Although just found in this shoe below the insole, I’d say it’s a worthy addition.
This foam looks like bloated beads of plastic crammed against eachother, which is the current industry method of processing TPU foam just like Adidas’ Boost Foam (they even look similar with their grid of white pellets).
Apparently, the upgrades that got us PWRRUN make this flavor of foam very similar to Adidas Boost foam with weight and durability.
Saucony uses a different foam in the midsole to keep the weight down while returning a decent amount of energy back in every stride.
My overall opinion of the sole is that it’s comfortable across basically all distances and regular training efforts I could throw at it.
Saucony Ride 13 Upper Unit
The laces on the Ride 13s are slightly different than standard laces. They’re flat, and moderately stretchy. I measured and found they can expand by up to 30% in length.
This lets you keep a snug fit on your feet, even as your feet expand during the run.
It also means the shoes can’t give you the super tight fit for a sprint unless you really stretch everything… but you shouldn’t be using these shoes for record setting workouts anyway!
The only real drawback to these laces is that they start to lose their flexibility over time and also warp in areas of high stress.
The laces on my year old Ride 8s, and Ride 11s still work, they just look a little tired and lost their springiness in some places.
Finishing out the upper is a single piece of fabric that is bound together at the back with a reflective (nice!) strap. The upper fabric is quite breathable and has decent durability.
I can see the upper lasting well beyond 250 miles with little issues for most runners. Saucony added some flair to the shoes with the addition of 3D-print overlays that scatter behind the saucony logo up the laces.
I personally wish I could remove them as I sometimes rub the sides of the shoe against my calf on trail runs and these little flat plastic squares add some unnecessary abrasion.
But that’s a minor gripe since they do add a cool look to the shoe.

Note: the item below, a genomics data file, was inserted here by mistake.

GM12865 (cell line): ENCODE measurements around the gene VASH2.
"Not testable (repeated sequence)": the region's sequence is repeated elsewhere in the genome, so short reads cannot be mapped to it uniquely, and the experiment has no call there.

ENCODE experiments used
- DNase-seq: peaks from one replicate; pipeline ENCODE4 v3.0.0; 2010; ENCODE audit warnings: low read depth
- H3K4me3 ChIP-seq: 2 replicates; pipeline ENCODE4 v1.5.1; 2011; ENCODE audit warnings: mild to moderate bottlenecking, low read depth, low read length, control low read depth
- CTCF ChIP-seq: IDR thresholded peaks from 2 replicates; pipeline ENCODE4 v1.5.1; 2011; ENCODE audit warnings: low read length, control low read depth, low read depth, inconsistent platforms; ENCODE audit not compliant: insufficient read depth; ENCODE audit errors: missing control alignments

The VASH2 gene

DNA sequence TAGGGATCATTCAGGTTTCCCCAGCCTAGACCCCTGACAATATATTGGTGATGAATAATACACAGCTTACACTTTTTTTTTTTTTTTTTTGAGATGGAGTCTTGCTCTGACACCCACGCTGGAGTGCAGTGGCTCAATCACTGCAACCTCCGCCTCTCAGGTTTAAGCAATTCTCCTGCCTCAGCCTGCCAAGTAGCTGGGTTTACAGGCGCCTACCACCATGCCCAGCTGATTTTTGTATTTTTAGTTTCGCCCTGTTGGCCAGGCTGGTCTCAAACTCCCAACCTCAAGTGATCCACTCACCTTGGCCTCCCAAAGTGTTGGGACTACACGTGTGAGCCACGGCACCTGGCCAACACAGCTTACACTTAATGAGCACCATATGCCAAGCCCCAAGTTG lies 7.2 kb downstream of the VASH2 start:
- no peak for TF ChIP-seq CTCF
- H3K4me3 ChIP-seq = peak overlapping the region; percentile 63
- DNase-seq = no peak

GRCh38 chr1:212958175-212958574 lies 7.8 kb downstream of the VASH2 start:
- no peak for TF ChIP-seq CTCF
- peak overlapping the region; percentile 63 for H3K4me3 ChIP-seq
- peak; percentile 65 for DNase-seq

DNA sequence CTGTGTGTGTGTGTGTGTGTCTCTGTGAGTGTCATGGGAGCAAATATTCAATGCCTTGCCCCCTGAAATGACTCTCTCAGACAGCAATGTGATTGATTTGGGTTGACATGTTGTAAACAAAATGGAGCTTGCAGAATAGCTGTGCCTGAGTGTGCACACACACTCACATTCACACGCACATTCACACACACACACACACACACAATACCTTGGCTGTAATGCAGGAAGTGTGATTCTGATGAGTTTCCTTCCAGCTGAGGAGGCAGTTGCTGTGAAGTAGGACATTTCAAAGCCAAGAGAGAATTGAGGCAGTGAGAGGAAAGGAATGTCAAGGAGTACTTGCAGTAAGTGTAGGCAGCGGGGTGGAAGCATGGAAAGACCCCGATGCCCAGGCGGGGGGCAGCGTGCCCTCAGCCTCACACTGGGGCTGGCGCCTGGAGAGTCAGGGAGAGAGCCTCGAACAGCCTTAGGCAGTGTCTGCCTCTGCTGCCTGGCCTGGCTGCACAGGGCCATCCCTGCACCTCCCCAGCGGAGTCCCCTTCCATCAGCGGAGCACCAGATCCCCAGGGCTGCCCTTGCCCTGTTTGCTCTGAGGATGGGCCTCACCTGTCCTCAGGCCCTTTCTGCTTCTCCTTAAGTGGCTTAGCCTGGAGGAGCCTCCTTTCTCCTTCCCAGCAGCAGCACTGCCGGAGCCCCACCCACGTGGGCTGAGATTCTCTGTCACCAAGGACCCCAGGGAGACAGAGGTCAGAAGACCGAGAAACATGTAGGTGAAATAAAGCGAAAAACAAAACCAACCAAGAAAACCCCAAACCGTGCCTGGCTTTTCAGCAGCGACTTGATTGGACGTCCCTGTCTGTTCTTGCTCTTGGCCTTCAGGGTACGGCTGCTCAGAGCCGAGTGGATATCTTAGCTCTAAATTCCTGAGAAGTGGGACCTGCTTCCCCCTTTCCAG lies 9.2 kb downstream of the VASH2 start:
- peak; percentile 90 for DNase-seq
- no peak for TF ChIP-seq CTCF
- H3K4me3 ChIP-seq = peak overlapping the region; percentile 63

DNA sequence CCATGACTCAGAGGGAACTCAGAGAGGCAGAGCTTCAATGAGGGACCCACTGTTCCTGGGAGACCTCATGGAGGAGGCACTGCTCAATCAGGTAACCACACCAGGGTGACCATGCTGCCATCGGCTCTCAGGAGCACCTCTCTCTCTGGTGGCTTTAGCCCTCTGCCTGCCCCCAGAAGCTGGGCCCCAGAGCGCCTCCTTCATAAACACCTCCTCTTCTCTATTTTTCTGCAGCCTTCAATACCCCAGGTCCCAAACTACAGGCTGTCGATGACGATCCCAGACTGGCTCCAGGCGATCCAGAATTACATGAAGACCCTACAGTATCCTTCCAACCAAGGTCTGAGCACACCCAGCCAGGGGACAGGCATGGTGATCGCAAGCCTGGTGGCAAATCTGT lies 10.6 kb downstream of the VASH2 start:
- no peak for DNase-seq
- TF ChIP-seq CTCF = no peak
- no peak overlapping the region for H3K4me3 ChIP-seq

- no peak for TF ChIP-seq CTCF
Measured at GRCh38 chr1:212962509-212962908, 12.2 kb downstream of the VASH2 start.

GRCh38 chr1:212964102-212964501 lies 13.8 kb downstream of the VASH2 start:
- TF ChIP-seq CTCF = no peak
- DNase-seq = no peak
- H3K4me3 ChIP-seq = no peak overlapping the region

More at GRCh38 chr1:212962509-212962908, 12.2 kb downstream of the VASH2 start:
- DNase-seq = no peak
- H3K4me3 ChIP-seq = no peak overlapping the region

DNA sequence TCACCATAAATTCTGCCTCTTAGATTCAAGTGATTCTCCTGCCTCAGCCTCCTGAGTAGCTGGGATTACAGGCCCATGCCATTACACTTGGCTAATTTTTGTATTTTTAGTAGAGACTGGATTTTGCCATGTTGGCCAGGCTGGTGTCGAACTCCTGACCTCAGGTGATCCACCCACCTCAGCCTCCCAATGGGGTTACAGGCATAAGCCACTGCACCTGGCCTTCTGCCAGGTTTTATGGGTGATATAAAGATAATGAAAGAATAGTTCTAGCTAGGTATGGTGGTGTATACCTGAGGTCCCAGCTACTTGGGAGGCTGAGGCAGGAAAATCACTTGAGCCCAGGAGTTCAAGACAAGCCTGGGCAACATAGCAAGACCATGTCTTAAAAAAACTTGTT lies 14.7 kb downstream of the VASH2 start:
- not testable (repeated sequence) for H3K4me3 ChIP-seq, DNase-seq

The overall fit of the upper seems to be true to size, but I found my left outer pinkie toes hitting the sides of the shoe more than expected.
I came off testing some Nike shoes which I usually fit well in, so there might be a chance you feel a little restricted in these shoes if you have a wide forefoot.
The rest of the fit is wonderfully snug as it uses Saucony’s FORMFIT tech, which ultimately is just a well blended set of materials that hug your feet comfortably.
Saucony Ride 13 Conclusion
The Saucony Ride 13 is a neutral trainer, designed to be durable and perform well while running on road and track surfaces.
With the large amount of cushioning and ample use of rubber, the Ride 9s could be considered a racing shoe for distances over 10km. The use of PWRRUN foam keeps the ride to the Ride 13s very comfortable, without feeling too padded.
My possible one-off issue with the edges of the outsole coming off do detract from my overall experience, but an easy test of just pulling on them when you receive a pair can show if they’re made well or not.
I would cautiously recommend these shoes to any neutral runner that wants a responsive and long lasting shoe that isn’t ready to go all in for a shoe that has more PWRRUN foam.
We purchased a pair of Saucony Ride 13 from runningwarehouse using our own money. This did not influence the outcome of this review, written after running more than 50 miles in them.
Saucony Ride 13 Price Comparison